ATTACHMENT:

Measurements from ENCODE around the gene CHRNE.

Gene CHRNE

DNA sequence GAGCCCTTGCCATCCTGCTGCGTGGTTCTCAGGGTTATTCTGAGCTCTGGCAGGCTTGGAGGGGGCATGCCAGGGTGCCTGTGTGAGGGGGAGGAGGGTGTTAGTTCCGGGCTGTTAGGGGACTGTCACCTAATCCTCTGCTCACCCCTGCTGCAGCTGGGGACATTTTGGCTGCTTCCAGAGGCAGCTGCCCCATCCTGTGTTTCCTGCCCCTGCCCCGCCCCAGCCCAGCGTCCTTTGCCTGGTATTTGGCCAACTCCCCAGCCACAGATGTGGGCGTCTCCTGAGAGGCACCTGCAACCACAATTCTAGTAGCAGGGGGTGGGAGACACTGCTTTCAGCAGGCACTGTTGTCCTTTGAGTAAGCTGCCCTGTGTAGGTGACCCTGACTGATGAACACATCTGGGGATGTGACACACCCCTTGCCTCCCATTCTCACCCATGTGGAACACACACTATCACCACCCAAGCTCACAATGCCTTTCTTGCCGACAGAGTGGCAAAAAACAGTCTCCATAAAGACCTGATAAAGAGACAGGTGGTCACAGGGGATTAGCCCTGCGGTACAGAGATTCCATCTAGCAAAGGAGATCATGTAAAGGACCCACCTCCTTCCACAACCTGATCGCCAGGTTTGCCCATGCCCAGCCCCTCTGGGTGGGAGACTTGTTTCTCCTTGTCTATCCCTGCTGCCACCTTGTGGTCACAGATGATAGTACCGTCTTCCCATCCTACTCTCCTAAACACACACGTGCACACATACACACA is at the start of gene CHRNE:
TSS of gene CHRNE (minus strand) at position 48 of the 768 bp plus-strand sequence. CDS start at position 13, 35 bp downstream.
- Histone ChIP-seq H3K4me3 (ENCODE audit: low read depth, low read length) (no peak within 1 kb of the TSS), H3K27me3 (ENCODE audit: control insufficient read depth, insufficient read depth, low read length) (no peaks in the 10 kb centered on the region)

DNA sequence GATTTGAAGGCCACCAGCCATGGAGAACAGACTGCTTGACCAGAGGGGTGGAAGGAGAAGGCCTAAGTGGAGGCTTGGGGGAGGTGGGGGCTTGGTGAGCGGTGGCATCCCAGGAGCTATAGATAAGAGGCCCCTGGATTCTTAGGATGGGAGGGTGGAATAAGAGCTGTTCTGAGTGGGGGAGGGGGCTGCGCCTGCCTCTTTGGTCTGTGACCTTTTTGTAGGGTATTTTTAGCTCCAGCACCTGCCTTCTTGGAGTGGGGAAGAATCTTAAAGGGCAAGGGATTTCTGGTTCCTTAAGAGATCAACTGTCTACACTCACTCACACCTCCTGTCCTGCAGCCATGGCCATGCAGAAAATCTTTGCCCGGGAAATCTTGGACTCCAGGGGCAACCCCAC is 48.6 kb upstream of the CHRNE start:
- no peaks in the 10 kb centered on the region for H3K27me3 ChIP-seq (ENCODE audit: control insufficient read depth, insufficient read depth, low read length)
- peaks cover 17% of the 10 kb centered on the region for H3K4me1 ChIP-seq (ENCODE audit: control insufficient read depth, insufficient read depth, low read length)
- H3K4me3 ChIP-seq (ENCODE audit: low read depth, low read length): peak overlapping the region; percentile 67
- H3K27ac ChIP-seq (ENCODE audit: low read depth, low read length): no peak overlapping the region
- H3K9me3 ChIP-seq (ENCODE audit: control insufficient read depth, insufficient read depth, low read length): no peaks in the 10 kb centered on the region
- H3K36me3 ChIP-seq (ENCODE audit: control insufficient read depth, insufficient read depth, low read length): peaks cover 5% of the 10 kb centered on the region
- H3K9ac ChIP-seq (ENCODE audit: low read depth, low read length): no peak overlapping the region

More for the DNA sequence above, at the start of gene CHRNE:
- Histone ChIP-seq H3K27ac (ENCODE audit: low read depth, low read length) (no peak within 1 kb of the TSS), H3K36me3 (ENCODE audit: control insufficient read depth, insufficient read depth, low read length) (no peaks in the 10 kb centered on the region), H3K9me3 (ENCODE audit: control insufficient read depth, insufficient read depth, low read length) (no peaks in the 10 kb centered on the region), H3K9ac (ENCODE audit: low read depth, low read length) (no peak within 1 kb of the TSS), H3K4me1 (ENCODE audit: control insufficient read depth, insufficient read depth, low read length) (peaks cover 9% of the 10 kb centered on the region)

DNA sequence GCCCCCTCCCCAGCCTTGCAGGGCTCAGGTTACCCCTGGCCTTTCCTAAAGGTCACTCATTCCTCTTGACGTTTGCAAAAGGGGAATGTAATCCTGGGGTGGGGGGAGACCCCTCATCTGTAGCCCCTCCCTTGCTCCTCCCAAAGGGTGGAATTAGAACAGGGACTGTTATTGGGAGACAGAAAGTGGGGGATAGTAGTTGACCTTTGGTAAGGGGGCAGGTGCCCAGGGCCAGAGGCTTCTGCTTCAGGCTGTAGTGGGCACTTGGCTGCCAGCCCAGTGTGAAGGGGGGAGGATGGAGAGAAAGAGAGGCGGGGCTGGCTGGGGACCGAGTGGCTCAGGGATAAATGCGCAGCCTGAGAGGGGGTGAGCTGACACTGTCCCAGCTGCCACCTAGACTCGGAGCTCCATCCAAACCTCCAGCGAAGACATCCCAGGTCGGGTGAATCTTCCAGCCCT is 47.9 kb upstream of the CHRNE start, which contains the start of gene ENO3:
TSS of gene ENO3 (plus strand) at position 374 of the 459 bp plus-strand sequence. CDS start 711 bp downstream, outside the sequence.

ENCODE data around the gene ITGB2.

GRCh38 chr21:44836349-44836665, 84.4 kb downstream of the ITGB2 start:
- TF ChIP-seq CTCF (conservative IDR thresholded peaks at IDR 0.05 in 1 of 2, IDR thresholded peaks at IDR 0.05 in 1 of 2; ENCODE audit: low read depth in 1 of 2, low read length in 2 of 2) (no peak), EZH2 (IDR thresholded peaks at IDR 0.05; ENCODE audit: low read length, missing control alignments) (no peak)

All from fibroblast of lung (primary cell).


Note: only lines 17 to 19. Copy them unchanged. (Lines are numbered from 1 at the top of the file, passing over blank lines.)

TSS of gene ENO3 (plus strand) at position 374 of the 459 bp plus-strand sequence. CDS start 711 bp downstream, outside the sequence.

ENCODE data around the gene ITGB2.

GRCh38 chr21:44836349-44836665, 84.4 kb downstream of the ITGB2 start: